Following the 1873 completion of railroad service from New York City to Port Jefferson, the Setaukets began functioning as a summer resort town. Into the mid-20th century, relatively wealthy families started settling in the non-industrialized sections of the Setauket waterfront.
In the post-World War II era, Setauket experienced a population boom, as the remaining agricultural lots were filled in with residential developments. The Old Setauket Historic District was established to counteract this change, and a sizeable proportion of Setauket's housing stock continues to be pre-war. Extant historical homes include the 1709 Thompson House and the 1830 Sherwood-Jayne Museum. The Frank Melville Memorial Park was established in 1937 and preserves much of the land around the Setauket Mill Pond.
The Setaukets were also influenced by the philanthropy of Ward Melville, owner of what would become CVS Corporation, throughout the Three Village area. Melville founded Stony Brook University, the campus of which abuts the Setaukets on their western side. A minority of the university's students and faculty now live in the Setaukets. Melville also created a New England-style village district in neighbouring Stony Brook, being the closest commercial hub to Setauket's western areas and complementing the role of Port Jefferson to the east. East Setauket is home to Renaissance Technologies, one of America's most profitable hedge funds, which was founded by Stony Brook University mathematics professor James Harris Simons.
In 2012, local politicians formed a planning committee for the section of New York State Route 25A bordering Stony Brook University, shared between Setauket and Stony Brook. Much of this corridor is currently underused, with a handful of businesses in small strip malls. The concept is to create a more walkable downtown area that may attract business from students and long-term residents alike.
In May 2014, a 3.5-mile (5.6 km) bicycle path known as the Greenway Trail opened connecting Setauket and Port Jefferson Station. Plans are being made to further expand the bicycle route to Wading River by converting defunct railroad tracks.
The Greek Orthodox Monastery of the Holy Cross, headquarters of the Jerusalem Patriarchate in America, is located in Setauket.
Setauket is located in the northwest part of the town of Brookhaven at North Shore of Long Island and includes parts of two tidal inlets: Setauket Harbor and Conscience Bay, both of which are arms of Port Jefferson Harbor leading to Long Island Sound. The Setauket CDP is bordered to the north and west by the village of Old Field, to the southwest by Stony Brook, to the south by Stony Brook University, to the southeast by East Setauket, to the east by the village of Poquott, and to the northeast by Port Jefferson Harbor. According to the United States Census Bureau, the CDP has a total area of 3.3 square miles (8.5 km2), of which 2.5 square miles (6.5 km2) are land and 0.8 square miles (2.0 km2), or 23.2%, are water.. It is on the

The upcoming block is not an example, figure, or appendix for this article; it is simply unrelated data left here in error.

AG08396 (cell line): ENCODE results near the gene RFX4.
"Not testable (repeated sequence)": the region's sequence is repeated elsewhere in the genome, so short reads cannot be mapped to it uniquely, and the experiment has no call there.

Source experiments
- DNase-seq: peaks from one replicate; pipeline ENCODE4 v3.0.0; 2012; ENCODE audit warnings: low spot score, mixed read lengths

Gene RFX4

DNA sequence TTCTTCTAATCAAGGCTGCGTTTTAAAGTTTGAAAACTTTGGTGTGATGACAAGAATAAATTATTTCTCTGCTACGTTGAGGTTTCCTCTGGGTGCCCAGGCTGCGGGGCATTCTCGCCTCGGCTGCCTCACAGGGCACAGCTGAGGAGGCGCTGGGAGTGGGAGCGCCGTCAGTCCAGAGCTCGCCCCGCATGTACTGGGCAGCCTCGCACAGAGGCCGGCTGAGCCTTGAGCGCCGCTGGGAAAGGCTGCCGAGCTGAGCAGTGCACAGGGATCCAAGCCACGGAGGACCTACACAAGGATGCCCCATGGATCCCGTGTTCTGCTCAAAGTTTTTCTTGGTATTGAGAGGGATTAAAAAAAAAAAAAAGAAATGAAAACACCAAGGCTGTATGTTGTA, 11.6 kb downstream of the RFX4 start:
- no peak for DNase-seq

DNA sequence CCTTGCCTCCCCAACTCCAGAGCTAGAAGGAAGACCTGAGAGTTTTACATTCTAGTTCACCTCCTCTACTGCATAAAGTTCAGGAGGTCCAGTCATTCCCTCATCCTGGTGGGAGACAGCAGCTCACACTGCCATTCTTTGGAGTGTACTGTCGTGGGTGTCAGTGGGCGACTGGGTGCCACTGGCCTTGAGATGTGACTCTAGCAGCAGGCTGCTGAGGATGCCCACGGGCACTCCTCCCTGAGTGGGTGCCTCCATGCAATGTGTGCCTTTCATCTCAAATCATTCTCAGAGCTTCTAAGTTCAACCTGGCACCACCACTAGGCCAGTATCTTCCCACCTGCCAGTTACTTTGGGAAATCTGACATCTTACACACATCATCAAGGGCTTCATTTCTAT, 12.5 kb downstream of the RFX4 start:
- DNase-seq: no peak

Setauket has a New England–style village green with a mill pond and park, a small post office, the Caroline Church built in 1729, and the Setauket Presbyterian Church, established in 1660. The Emma S. Clark Library, also on the village green, is often considered one of the most comprehensive on Long Island. This section is the historical center of the original settlement and forms the core of the Old Setauket historic district. The mill pond is additionally within the public Frank Melville Memorial Park.
Almost all of the commercial establishments in Setaukets are concentrated along Route 25A. Additional commercial concentrations exist in neighboring East Setauket along Belle Meade Road (formerly called Terminal Road after the oil terminal) and on Nesconset Highway. Numerous medical and professional offices are located on Belle Meade Road, along with other businesses that service them. A few additional shops and factories were established before modern zoning rules went into effect, a handful of which are located on Gnarled Hollow Road and Comsewogue Road in East Setauket. The remainder of Setauket is predominantly residential.
"The Setaukets" refers to an area between Stony Brook and Port Jefferson harbors, sometimes including parts of Stony Brook University. As such, they comprise all of Setauket and East Setauket, and often Old Field, Strong's Neck, and Poquott. South Setauket lies south of Route 347 and shares a zip code with Centereach. All of these towns plus Stony Brook combine to form the "Three Village" area, a region served by the Three Village Central School District.
As of the census of 2000, there were 15,931 people, 5,521 households, and 4,289 families residing in the Setauket-East Setauket CDP. The population density was 1,882.3 per square mile (727.1/km2). There were 5,632 housing units at an average density of 665.4/sq mi (257.0/km2). The racial makeup of the CDP was 87.76% White, 1.27% African American, 0.17% Native American, 8.80% Asian, 0.04% Pacific Islander, 0.61% from other races, and 1.35% from two or more races. Hispanic or Latino of any race were 9.43% of the population.
There were 5,589 households, out of which 39.2% had children under the age of 18 living with them, 68.6% were married couples living together, 6.8% had a female householder with no husband present, and 22.3% were non-families. 17.2% of all households were made up of individuals, and 4.7% had someone living alone who was 65 years of age or older. The average household size was 2.88 and the average family size was 3.26.